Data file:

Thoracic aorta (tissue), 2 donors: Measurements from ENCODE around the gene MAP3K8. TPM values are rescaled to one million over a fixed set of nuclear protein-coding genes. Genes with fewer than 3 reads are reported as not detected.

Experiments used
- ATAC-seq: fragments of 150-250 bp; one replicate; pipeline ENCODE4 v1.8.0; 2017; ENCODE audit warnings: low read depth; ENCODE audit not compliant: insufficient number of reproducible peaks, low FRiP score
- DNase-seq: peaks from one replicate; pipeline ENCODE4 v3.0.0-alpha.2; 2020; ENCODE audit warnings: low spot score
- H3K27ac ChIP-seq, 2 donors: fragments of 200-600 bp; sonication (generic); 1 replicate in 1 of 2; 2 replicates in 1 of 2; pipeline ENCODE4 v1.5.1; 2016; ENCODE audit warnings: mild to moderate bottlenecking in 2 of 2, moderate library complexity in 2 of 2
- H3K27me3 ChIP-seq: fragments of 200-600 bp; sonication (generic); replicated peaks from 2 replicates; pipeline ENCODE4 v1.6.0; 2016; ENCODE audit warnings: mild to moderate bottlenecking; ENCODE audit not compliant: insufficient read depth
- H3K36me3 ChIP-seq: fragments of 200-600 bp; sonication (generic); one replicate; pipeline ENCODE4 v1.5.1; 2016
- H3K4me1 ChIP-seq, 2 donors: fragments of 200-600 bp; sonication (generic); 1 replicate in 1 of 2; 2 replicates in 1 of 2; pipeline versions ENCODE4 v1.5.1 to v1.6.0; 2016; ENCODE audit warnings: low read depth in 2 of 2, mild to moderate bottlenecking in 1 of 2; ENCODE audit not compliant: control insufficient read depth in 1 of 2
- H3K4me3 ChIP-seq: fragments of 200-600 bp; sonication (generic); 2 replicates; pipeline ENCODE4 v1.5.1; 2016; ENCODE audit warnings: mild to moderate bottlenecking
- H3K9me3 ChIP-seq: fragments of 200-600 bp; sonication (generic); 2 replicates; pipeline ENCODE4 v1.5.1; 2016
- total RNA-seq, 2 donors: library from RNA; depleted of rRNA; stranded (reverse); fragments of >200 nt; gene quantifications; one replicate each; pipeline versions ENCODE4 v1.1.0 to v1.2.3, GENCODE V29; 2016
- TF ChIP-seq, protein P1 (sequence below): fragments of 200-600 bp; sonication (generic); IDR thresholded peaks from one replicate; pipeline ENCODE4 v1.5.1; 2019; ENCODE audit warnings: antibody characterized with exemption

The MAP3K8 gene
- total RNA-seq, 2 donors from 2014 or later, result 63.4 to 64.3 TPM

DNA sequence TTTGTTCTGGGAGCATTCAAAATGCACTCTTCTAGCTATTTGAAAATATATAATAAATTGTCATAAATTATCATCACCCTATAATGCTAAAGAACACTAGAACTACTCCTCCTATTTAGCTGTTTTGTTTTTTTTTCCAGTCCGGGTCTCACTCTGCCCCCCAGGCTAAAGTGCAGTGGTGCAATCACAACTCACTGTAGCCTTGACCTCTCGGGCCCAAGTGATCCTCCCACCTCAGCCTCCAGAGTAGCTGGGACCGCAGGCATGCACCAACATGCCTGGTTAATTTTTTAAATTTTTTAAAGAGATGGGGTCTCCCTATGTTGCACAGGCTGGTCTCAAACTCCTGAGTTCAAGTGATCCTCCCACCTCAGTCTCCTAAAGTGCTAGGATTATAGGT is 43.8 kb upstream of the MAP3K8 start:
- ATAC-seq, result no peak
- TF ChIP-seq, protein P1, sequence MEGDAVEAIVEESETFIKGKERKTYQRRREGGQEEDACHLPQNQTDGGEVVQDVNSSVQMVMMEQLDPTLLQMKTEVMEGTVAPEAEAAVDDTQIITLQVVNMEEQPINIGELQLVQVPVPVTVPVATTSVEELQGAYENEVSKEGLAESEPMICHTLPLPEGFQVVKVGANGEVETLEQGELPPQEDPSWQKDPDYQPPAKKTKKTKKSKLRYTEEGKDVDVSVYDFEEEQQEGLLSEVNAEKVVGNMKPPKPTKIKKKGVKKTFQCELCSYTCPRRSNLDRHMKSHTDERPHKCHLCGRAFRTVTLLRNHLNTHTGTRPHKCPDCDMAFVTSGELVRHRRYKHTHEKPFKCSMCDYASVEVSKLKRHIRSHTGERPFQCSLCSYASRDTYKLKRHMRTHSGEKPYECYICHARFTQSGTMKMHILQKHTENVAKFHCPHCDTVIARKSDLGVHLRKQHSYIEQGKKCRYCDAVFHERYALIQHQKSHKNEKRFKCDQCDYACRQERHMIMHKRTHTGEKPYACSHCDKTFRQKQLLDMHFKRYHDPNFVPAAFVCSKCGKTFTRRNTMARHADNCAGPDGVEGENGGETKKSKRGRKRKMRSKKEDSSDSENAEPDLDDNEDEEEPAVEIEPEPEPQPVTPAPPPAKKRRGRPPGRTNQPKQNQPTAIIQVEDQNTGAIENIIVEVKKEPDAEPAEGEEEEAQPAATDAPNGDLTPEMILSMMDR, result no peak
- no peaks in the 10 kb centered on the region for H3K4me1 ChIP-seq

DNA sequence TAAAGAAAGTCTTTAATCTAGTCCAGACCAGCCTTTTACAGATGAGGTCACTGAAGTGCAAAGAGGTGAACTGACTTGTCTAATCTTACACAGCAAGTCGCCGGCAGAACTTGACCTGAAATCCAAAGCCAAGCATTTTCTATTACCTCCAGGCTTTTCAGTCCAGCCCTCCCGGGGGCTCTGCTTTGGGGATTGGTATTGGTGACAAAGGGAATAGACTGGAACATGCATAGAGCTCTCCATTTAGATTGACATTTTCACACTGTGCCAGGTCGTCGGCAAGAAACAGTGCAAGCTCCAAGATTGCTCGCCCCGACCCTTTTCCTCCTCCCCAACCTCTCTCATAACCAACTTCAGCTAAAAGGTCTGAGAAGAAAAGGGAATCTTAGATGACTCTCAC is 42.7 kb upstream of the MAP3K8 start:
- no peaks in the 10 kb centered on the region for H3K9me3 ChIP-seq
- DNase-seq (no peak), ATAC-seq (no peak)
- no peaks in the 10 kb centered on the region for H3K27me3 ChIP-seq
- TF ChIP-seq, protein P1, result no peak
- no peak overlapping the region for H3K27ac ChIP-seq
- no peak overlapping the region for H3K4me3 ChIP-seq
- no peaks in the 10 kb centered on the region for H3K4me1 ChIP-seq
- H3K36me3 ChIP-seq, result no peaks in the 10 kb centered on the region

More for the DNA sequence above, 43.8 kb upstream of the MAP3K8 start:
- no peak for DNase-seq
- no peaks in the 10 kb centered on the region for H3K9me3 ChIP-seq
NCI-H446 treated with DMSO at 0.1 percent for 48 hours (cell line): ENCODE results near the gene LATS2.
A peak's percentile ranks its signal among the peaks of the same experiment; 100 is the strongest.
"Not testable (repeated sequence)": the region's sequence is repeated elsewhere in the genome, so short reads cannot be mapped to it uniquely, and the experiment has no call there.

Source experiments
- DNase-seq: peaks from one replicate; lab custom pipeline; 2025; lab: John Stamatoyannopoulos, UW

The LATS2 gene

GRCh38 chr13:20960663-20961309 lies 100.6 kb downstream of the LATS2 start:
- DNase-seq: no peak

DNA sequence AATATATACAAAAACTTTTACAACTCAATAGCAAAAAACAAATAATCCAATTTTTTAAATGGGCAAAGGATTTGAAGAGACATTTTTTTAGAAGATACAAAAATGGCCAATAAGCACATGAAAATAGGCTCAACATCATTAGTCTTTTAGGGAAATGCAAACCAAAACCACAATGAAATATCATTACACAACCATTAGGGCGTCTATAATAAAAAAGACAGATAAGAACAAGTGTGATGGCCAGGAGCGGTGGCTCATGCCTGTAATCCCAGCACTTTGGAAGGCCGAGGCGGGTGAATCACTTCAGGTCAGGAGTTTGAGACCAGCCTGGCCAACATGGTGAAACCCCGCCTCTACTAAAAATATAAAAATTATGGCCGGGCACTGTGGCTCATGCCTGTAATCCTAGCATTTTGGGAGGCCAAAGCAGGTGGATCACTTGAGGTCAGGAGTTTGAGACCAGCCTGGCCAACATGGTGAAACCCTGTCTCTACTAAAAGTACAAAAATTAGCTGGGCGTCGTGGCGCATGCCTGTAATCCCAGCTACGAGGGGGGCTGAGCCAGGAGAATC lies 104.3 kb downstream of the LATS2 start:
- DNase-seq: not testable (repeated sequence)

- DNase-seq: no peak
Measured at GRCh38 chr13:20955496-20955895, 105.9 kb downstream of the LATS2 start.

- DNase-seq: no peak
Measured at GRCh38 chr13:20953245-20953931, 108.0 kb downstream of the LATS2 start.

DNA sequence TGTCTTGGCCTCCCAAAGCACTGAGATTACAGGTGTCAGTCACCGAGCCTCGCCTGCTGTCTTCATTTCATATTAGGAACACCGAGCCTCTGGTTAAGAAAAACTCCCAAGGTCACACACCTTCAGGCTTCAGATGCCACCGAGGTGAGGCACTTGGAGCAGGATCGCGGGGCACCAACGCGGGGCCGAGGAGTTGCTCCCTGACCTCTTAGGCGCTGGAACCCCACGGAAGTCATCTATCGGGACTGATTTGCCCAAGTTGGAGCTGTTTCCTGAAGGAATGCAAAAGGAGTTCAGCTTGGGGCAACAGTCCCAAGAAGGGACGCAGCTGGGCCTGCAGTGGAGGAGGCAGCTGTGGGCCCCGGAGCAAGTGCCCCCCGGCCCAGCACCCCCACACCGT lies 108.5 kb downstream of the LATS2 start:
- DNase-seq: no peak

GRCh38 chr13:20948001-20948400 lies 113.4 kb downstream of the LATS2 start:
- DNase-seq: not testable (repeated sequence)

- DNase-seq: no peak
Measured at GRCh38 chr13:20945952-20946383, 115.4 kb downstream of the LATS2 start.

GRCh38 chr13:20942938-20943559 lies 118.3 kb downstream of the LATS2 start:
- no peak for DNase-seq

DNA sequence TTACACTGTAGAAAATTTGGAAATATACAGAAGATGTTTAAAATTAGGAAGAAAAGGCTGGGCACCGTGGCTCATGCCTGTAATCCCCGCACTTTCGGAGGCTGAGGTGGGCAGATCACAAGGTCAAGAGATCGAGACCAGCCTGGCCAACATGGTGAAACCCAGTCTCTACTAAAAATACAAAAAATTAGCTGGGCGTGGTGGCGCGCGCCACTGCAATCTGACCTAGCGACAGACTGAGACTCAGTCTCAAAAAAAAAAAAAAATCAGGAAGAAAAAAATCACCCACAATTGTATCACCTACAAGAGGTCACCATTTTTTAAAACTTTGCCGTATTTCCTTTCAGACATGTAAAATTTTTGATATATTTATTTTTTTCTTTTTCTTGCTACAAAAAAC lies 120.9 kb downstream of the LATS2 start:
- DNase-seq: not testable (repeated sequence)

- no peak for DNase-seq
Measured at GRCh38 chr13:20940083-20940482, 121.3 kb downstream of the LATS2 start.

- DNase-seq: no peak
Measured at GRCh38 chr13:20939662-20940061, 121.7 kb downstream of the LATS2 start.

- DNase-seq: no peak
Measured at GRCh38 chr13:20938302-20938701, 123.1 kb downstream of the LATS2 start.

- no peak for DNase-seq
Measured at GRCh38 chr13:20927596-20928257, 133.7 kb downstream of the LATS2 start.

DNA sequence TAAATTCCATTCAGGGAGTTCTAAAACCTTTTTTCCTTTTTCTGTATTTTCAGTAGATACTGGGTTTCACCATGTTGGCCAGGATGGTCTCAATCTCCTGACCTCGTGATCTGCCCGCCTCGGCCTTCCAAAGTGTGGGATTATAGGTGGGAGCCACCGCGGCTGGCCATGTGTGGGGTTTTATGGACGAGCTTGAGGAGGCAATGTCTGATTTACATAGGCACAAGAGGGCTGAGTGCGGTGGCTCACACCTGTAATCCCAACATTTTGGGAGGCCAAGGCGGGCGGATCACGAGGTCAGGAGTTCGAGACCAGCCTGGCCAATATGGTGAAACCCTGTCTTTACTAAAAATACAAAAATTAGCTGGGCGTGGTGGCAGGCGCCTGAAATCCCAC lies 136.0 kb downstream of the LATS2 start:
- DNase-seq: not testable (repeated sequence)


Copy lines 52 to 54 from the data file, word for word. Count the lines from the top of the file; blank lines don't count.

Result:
- no peak for DNase-seq

DNA sequence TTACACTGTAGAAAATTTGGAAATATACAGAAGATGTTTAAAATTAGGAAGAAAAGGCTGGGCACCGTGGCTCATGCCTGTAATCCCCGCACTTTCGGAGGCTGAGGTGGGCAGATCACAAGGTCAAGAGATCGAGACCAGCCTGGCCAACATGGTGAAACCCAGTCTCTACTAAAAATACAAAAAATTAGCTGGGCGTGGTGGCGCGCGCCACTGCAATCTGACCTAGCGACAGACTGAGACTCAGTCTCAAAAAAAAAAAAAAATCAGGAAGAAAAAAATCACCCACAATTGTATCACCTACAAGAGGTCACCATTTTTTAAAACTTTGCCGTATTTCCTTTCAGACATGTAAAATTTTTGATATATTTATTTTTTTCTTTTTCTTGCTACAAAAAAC lies 120.9 kb downstream of the LATS2 start:
- DNase-seq: not testable (repeated sequence)